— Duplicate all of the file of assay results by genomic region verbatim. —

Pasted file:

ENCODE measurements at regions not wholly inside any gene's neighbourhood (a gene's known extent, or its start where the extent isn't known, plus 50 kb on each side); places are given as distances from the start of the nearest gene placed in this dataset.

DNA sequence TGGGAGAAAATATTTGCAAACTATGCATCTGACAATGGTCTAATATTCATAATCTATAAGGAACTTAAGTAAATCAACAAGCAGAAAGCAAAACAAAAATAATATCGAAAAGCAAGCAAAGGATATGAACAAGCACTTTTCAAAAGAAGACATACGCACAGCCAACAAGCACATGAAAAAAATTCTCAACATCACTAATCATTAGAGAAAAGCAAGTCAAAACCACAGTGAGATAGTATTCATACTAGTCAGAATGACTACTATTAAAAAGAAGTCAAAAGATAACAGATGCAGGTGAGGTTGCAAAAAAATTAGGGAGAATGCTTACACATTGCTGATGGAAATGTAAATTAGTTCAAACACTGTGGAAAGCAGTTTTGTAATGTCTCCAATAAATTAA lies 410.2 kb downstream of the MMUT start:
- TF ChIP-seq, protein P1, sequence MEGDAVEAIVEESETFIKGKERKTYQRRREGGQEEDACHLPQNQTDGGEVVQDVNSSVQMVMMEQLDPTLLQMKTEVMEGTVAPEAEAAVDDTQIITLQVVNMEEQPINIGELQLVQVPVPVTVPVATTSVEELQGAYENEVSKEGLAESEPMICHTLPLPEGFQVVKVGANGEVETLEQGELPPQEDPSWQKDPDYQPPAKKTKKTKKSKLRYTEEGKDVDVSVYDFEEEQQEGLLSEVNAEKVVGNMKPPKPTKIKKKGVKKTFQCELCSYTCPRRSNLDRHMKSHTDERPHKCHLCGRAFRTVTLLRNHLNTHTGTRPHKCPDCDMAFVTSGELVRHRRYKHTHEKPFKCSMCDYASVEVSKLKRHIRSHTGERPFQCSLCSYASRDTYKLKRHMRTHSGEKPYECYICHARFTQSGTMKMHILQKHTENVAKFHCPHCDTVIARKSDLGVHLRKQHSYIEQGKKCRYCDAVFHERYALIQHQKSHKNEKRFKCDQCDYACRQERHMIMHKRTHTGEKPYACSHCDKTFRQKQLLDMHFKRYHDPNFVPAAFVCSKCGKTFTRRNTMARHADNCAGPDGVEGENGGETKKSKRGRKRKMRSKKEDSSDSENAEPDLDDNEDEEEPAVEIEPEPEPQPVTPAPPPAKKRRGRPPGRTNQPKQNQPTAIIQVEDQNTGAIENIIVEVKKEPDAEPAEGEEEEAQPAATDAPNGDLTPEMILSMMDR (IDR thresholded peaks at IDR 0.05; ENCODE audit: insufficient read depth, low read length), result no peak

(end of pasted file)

ENCODE measurements at regions not wholly inside any gene's neighbourhood (a gene's known extent, or its start where the extent isn't known, plus 50 kb on each side); places are given as distances from the start of the nearest gene placed in this dataset.

DNA sequence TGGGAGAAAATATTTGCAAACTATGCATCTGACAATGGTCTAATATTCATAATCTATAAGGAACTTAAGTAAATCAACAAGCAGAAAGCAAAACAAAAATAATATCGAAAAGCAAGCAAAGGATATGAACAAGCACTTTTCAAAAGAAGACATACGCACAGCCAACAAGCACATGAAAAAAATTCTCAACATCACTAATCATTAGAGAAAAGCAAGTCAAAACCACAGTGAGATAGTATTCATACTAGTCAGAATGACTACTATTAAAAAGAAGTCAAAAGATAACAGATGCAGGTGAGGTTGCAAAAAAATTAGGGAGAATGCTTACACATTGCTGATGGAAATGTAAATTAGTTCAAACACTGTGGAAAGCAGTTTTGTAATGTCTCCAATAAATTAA lies 410.2 kb downstream of the MMUT start:
- TF ChIP-seq, protein P1, sequence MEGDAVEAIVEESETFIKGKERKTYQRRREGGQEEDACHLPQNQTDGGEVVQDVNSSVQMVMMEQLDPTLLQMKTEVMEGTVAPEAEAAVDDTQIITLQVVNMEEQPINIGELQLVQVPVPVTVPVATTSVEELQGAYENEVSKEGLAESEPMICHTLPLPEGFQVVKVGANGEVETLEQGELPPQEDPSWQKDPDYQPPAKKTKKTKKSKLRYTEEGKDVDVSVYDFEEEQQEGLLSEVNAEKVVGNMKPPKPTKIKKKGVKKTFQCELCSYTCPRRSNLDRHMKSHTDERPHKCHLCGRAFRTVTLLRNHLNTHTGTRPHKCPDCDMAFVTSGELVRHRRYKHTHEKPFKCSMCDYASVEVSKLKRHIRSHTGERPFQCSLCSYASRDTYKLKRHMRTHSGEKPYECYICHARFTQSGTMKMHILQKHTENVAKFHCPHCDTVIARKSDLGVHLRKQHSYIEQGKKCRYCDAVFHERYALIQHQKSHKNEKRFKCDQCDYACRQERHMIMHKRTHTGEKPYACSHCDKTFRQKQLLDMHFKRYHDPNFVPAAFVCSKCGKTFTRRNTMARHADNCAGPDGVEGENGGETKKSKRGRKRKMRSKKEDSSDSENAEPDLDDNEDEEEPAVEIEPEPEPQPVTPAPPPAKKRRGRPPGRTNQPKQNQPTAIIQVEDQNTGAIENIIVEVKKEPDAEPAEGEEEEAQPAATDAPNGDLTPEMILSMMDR (IDR thresholded peaks at IDR 0.05; ENCODE audit: insufficient read depth, low read length), result no peak